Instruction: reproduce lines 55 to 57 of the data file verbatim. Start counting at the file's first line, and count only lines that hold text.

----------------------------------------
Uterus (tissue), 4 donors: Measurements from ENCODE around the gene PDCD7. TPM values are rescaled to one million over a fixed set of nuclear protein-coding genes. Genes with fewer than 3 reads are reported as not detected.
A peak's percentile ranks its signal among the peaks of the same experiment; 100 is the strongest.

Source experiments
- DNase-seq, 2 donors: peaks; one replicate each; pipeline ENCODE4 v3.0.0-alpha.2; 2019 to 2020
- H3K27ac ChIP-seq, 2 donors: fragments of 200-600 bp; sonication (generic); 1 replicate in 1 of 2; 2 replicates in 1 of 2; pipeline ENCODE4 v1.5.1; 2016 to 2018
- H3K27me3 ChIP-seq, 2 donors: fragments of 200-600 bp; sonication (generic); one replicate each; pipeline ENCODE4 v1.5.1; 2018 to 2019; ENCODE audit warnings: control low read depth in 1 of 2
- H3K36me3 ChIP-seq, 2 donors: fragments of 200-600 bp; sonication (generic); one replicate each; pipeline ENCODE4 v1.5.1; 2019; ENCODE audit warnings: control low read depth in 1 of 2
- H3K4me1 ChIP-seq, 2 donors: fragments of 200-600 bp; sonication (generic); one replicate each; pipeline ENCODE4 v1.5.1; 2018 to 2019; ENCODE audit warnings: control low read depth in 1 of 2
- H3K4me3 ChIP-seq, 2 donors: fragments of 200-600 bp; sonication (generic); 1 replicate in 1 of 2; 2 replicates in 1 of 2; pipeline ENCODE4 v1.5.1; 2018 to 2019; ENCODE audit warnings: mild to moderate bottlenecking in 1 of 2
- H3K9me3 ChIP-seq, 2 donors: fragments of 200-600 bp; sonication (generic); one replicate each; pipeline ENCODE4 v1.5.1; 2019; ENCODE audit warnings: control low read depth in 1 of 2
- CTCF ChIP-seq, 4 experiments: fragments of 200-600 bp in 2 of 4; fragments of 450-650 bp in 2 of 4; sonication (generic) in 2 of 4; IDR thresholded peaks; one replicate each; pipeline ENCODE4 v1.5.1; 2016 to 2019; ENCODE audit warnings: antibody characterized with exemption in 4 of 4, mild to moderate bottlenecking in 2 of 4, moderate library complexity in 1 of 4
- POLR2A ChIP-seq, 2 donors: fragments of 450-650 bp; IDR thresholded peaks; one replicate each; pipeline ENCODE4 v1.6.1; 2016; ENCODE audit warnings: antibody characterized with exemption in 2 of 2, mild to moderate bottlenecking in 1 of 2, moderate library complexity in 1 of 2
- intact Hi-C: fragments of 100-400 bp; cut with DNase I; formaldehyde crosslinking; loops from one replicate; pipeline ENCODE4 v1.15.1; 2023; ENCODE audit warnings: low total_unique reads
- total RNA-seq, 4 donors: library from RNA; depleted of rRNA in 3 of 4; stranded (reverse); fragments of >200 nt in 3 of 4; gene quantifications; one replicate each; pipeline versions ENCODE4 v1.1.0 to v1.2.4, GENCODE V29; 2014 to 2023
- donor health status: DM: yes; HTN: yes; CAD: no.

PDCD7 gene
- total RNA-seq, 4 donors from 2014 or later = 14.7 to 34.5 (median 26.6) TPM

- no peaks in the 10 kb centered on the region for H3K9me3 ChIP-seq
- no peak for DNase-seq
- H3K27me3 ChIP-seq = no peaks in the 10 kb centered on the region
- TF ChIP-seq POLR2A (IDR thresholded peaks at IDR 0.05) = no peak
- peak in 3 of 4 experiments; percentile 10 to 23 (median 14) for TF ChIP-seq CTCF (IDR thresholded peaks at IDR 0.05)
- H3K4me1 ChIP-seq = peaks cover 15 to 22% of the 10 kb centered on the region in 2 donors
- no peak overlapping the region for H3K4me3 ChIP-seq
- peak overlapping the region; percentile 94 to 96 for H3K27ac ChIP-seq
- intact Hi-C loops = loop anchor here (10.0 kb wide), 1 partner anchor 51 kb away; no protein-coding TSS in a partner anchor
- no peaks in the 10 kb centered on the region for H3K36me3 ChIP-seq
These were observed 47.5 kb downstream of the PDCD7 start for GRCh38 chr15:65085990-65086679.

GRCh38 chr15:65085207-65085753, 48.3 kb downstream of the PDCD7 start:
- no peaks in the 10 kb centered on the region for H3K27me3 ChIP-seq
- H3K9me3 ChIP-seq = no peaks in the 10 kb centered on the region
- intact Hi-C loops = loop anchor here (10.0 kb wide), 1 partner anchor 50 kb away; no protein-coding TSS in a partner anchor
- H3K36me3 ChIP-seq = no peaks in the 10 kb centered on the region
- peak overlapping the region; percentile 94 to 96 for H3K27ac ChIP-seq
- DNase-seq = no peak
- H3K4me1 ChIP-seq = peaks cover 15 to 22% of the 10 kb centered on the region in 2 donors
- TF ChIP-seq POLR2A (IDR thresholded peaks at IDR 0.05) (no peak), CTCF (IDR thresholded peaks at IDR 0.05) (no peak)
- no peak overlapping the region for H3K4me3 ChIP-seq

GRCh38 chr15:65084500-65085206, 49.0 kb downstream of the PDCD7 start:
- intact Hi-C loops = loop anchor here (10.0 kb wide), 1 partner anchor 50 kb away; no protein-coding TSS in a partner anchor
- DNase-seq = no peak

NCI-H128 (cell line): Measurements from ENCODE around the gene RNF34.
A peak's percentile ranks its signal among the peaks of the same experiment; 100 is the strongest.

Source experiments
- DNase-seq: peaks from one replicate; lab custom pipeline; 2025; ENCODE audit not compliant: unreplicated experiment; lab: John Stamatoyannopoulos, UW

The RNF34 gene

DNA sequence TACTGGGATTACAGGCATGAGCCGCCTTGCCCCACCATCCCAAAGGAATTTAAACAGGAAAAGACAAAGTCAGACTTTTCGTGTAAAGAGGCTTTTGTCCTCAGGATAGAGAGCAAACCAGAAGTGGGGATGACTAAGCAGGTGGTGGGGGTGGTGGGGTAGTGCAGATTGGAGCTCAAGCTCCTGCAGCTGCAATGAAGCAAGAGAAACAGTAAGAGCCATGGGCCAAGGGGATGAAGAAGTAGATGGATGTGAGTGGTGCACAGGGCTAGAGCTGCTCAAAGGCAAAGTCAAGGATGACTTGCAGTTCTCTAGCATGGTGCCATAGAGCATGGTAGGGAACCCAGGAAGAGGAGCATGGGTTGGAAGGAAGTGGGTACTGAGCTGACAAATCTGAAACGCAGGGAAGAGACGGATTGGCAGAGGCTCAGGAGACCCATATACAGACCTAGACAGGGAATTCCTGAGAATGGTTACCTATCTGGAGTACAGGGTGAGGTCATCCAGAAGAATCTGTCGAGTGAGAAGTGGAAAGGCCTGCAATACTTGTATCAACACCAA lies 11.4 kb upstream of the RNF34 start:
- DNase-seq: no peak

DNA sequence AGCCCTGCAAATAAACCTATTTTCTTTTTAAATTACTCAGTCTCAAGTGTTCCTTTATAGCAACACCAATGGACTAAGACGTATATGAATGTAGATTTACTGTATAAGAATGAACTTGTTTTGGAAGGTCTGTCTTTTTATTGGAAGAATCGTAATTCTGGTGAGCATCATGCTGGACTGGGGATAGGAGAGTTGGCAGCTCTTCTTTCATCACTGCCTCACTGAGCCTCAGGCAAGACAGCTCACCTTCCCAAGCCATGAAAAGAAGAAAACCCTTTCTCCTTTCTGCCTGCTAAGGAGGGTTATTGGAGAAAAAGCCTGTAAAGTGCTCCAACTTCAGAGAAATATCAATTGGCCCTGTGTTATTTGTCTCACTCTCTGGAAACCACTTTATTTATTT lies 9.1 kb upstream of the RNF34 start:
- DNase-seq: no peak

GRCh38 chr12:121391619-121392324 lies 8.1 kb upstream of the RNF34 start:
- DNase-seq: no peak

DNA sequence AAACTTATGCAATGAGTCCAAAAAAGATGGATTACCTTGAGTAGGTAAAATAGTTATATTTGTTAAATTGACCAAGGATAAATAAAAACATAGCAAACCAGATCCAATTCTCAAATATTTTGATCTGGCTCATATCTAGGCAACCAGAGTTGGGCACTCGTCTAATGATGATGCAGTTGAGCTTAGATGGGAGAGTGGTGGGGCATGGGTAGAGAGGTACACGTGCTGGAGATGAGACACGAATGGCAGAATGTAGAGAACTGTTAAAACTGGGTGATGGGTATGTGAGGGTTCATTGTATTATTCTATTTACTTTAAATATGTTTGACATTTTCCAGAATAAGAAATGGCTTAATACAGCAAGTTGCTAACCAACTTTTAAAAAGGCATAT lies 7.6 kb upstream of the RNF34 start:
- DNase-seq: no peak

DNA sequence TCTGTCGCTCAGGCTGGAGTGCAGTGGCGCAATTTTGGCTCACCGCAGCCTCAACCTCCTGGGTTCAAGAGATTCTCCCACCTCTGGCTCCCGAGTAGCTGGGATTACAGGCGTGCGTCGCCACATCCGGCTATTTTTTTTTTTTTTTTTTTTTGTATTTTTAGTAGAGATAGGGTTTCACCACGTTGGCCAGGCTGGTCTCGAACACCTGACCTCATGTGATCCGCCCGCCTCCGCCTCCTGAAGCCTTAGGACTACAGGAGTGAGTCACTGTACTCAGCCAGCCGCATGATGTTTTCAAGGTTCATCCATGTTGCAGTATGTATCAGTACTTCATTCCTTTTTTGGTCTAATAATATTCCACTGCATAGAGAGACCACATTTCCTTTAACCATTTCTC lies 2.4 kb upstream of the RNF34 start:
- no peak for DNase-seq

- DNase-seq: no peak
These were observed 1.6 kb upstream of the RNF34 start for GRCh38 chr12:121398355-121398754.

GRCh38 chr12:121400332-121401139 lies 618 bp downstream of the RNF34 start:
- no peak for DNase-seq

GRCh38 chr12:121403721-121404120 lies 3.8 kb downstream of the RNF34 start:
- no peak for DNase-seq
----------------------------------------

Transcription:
DNA sequence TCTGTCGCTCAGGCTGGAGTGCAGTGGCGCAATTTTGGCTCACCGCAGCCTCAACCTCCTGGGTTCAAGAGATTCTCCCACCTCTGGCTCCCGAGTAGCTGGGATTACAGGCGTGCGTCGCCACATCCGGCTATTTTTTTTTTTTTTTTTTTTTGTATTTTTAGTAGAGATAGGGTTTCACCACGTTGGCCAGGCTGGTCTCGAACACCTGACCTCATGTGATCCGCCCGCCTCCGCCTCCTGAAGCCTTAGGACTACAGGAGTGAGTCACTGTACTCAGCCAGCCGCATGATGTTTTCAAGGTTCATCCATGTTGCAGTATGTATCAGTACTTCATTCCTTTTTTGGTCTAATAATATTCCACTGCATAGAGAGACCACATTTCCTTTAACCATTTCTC lies 2.4 kb upstream of the RNF34 start:
- no peak for DNase-seq

- DNase-seq: no peak